As #FashionRevolutionWeek 2017 is coming to an end, we want to encourage people to continue asking companies #whomademyclothes.
It is four years since the Rana Plaza tragedy in Bangladesh where 1133 people were killed when a building housing garment factories collapsed. The previous few days, when cracks appeared in the building walls, a number of workers in the building were evacuated. Under the pressure of completion deadlines, the garment workers were threatened with losing their jobs if they didn’t return to work and these were the vast majority of the casualties and fatalities. Unfortunately this is not a standalone occurrence, with factory fires in Pakistan, India and Cambodia having occurred since the Rana Plaza disaster.
Rana Plaza has been a major catalyst in highlighting the conditions many garment workers are subjected to with reports of gross mistreatment and abuse and working dangerously long hours in perilous conditions for exceptionally low pay. Changes have occured such as factory safety audits, workers unions being formed and confidential report lines for workers being set up. Many brands are serious about making commitments to improving social and environmental issues, setting time-bound commitments to improving things and making progress towards fulfilling them. However, transparency remains a paramount issue as big brands work with multiple factories, making it difficult to obtain definite accountability throughout.
*Our products are made in Mehera Shaw, a Fairtrade tailoring unit in Jaipur, India.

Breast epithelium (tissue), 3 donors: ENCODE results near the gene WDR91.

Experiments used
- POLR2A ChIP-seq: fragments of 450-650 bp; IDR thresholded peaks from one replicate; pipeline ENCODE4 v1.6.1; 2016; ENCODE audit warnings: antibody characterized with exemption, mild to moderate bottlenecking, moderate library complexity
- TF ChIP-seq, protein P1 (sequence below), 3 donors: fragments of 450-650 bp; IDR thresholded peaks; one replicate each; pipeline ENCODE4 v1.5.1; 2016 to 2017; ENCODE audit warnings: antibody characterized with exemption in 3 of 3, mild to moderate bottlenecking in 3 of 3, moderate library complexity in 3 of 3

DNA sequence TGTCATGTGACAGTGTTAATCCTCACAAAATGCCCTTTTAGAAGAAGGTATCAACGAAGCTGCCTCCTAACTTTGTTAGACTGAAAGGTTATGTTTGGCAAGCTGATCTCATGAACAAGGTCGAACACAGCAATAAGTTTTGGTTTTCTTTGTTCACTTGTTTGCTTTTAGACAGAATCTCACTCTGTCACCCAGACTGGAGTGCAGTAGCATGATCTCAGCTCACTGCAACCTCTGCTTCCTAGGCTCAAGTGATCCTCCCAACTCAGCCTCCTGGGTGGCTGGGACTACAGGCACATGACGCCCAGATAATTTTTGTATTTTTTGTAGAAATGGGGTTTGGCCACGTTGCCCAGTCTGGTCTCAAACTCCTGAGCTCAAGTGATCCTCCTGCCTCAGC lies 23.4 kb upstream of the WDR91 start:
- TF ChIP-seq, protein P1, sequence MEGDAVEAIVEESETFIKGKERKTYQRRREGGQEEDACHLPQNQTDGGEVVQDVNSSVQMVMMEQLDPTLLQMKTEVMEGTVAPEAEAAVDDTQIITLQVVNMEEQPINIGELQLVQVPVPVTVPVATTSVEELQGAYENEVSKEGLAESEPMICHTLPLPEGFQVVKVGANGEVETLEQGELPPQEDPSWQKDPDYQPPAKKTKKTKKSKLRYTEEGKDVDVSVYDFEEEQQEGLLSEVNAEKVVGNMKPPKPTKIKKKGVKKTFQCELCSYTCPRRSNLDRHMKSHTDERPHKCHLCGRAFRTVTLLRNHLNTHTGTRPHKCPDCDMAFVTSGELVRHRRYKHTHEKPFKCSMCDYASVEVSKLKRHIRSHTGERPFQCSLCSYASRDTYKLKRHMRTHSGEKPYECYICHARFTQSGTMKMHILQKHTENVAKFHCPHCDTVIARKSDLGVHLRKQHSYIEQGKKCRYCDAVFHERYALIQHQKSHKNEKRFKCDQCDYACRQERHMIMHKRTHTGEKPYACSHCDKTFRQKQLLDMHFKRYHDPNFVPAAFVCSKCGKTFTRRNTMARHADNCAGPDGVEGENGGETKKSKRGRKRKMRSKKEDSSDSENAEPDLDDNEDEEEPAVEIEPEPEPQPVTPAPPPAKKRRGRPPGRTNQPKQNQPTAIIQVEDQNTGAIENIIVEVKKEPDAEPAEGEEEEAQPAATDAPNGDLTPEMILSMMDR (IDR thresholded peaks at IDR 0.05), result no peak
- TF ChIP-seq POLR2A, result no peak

During Fashion Revolution week, people are encouraged to question and put pressure on brands to provide concrete information of the supply chain of their garments. All too often companies outsource production through an agent who seeks to get the lowest price possible for production. Fierce competition means that ultimately it is the worker that pays the price as they are overworked and forced to work longer hours for exceptionally low pay. Subsequently, the actual brand and therefore the garment wearer is left in the dark about where their clothes are being made and by whom. The chain of production, from field to production, is well and truly hidden.
Livia Firth, a staunch fashion activist and founder of the Green Carpet Challenge explains - "This is a global problem - we need to question how loyal we are to all brands to flush out sweatshops all over the world, even in developed countries, on our doorstep. If we imagine we are voting every time we buy something, and we use our purchase power, then things will change."
Research into companies policies and support for those that do show transparency is paramount as ultimately it is the buying power of the public that will bring results. Here’s an extremely informative Transparency Index, created by FashionRevolution so you can check out a brand’s policies and performance before making your purchase.
Please keep asking #whomademyclothes